Crum is completing passes at a 71.3% rate, throwing five touchdowns and zero interceptions this season. In fact, Kent State is one of four FBS teams (Baylor, Utah, Georgia Southern) to not throw a single pick this season. Nearly half of all the Golden Flashes’ passes have been in the direction of Isaiah McKoy. The sophomore receiver has nearly triple the amount of receptions as the next closest wideout with 21, and he’s produced 301 yards and three touchdowns this year — notably scoring a 75-yard go-ahead touchdown in the second half of Kent State’s overtime win over Kennesaw State.
In the rushing game, Jo-El Shaw is the primary ball carrier with 60 rushes and 298 yards. But when Shaw isn’t running with the offense, freshman Joachim Bangda is taking over. Bangda broke out with 114 yards on seven carries against Bowling Green and he succeeded with eight yards per rush in limited action against a powerful Wisconsin defense.
Akron’s defense hasn’t taken over a game this year like it did last September when the Zips scored three defensive touchdowns in the second half to shock Northwestern in Evanston. Akron still owns a strong secondary, led by cornerback Alvin Davis and free safety Shawn Featherstone. Davis snatched four interceptions for 149 yards a year ago. His first still awaits, but it’ll only be a matter of time before the senior gets his hands on the pigskin. But meanwhile, he’s shined as a tackler with 31 tackles and 3.5 stops in the backfield.
Featherstone ranks fourth on the team and second in the secondary in tackles with 27. The senior safety returned an interception 40 yards against Troy, marking his third 40+ yard interception return in his Zips career.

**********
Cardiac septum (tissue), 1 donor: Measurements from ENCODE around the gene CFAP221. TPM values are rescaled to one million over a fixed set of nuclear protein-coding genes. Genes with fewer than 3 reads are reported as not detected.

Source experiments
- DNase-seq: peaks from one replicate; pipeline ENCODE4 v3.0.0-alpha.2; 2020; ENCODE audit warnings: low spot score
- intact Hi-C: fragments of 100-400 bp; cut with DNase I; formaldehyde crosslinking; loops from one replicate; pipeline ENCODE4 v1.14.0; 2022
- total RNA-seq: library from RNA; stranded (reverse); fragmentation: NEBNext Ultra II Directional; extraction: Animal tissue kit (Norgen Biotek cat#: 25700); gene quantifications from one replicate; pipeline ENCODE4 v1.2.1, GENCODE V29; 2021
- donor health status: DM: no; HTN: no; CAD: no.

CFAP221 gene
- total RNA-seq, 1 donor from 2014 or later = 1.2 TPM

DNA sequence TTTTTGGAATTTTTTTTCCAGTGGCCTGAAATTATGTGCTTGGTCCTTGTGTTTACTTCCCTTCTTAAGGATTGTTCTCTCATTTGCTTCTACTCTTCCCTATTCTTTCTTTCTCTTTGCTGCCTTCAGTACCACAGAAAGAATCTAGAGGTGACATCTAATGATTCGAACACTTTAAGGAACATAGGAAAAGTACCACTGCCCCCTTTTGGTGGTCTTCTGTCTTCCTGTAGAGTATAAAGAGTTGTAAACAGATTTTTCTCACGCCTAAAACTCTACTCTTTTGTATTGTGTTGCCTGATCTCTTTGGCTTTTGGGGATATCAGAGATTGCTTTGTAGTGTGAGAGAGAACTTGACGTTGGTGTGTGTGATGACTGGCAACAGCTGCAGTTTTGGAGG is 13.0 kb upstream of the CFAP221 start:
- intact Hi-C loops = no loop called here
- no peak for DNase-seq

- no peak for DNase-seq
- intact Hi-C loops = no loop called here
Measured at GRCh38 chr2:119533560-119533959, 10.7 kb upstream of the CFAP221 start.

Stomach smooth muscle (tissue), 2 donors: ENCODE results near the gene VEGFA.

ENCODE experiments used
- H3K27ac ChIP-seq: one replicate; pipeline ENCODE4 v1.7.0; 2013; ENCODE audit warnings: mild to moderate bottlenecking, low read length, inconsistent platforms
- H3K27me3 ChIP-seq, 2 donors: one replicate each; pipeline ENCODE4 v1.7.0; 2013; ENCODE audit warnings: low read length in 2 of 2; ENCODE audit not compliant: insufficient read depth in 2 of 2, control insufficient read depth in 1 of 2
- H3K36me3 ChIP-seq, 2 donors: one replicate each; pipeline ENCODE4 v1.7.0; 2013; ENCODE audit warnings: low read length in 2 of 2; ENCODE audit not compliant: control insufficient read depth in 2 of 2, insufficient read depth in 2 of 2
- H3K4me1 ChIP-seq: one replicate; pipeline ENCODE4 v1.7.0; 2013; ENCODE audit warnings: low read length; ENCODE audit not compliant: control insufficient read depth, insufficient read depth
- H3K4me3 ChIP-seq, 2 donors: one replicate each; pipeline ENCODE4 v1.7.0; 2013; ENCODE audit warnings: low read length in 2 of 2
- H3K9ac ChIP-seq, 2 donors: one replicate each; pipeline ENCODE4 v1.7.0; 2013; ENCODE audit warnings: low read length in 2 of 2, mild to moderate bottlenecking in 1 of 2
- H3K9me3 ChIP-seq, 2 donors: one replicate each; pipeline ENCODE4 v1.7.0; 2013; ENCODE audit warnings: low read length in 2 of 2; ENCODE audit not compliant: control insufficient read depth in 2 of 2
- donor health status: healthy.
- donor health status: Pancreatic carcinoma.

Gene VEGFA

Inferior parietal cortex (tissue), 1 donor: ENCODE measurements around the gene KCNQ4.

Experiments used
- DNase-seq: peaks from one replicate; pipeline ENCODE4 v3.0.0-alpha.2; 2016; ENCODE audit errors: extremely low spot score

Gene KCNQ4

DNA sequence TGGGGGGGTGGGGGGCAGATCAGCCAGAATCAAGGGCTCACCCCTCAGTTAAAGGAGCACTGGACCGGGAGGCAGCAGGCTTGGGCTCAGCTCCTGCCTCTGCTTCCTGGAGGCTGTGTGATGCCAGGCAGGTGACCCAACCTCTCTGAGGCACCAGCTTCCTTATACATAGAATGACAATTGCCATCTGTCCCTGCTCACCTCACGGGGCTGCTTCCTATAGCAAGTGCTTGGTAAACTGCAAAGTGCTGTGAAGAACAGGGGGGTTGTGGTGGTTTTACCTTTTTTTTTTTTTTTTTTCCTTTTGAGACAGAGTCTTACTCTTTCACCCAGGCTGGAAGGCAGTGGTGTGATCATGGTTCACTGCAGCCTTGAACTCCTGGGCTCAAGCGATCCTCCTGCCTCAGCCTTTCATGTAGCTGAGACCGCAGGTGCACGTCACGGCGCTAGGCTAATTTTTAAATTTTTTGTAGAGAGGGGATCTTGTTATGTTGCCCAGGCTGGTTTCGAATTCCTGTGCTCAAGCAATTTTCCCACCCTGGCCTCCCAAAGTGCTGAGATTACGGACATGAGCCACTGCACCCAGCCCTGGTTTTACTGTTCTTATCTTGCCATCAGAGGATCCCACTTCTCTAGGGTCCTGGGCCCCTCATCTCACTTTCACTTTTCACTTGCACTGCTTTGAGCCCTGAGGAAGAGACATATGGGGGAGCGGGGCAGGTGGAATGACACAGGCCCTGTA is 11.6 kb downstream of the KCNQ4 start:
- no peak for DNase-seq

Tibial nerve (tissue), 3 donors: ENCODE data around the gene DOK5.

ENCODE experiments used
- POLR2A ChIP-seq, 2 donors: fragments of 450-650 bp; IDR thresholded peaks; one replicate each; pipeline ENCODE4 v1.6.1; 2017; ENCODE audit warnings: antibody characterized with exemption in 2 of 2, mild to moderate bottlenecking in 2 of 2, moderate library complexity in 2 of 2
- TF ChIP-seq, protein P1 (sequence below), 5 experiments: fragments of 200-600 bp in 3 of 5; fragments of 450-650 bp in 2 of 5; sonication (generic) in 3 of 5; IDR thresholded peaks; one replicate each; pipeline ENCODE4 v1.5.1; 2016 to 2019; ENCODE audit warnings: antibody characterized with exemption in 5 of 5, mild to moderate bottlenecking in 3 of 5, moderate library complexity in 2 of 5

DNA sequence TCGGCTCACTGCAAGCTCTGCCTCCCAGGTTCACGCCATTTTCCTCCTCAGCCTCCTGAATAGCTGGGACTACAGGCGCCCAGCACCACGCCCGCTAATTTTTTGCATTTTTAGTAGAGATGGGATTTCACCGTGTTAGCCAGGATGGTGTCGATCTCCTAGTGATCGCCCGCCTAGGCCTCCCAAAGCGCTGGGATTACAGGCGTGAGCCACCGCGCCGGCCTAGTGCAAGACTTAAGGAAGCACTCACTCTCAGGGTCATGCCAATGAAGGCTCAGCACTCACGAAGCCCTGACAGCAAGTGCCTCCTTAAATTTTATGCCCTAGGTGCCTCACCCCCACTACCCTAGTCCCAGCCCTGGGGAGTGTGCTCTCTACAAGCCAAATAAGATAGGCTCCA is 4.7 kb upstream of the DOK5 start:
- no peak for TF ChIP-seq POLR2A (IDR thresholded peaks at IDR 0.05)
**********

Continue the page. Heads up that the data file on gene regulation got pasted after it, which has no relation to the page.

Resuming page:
Outside of the secondary, the Zips present a difficult matchup in inside linebacker John Lako. Lako led the front seven with 126 tackles a year ago and he’s well on his way to replicating that with 58 through five games this season. Lako posted a team-best 13 on Kent State last season, serving as the star of the defense which held the Flashes to just 17 points in regulation and zero in the fourth quarter.
Time and Date: Saturday, October 12 at 3:30 p.m. ET
Location: InfoCision Stadium — Akron, OH
Spread: Kent State (-14.5)
ESPN FPI: Kent State has 80.4% chance to win
All-time series: Akron leads, 35-24-2
Last meeting: Akron 24, Kent State 23 — October 18, 2018
Kent State and Akron’s 2018 matchup was a wild one. The second half was a glorified punting competition, and the game actually ended on nine consecutive punts. Both offenses suddenly came to life in overtime. Akron took just four plays to reach the end zone. Kent State did the same in two. The difference? Akron kicked the extra point, while Kent State botched the snap and improvised a 2-point conversion in attempt to salvage the disaster. The result was Akron hoisting the Wagon Wheel for the fourth consecutive year.
This isn’t your typical Kent State team. Yes, the Golden Flashes will still lose games 48-0 to Wisconsin but they wouldn’t drop one 42-3 to Illinois like Akron did. Kent State’s offense will suddenly revive against a winless defense allowing 38 points per game, and Jo-El Shaw should see his numbers flourish on the ground.
Kent State’s defense is well equipped to stop the Zips, especially in the running game. Nelson offers big-play potential at the quarterback position and occasionally can take over a game, but there are concerns considering his recent shoulder injury. In fact, the less-experienced Gibson might get the start when the Golden Flashes come to town.
Seeing Kent State as 14.5-point road favorites against an FBS team demonstrates the dramatic culture shift Lewis has brought to this program, and the Golden Flashes will capitalize with an easy win. Kent State still has Ohio, Miami (OH), and Buffalo to catch, but the Golden Flashes could very possibly start 2-0 in MAC play, which is quite a confidence builder.
Prediction: Kent State 38, Akron 17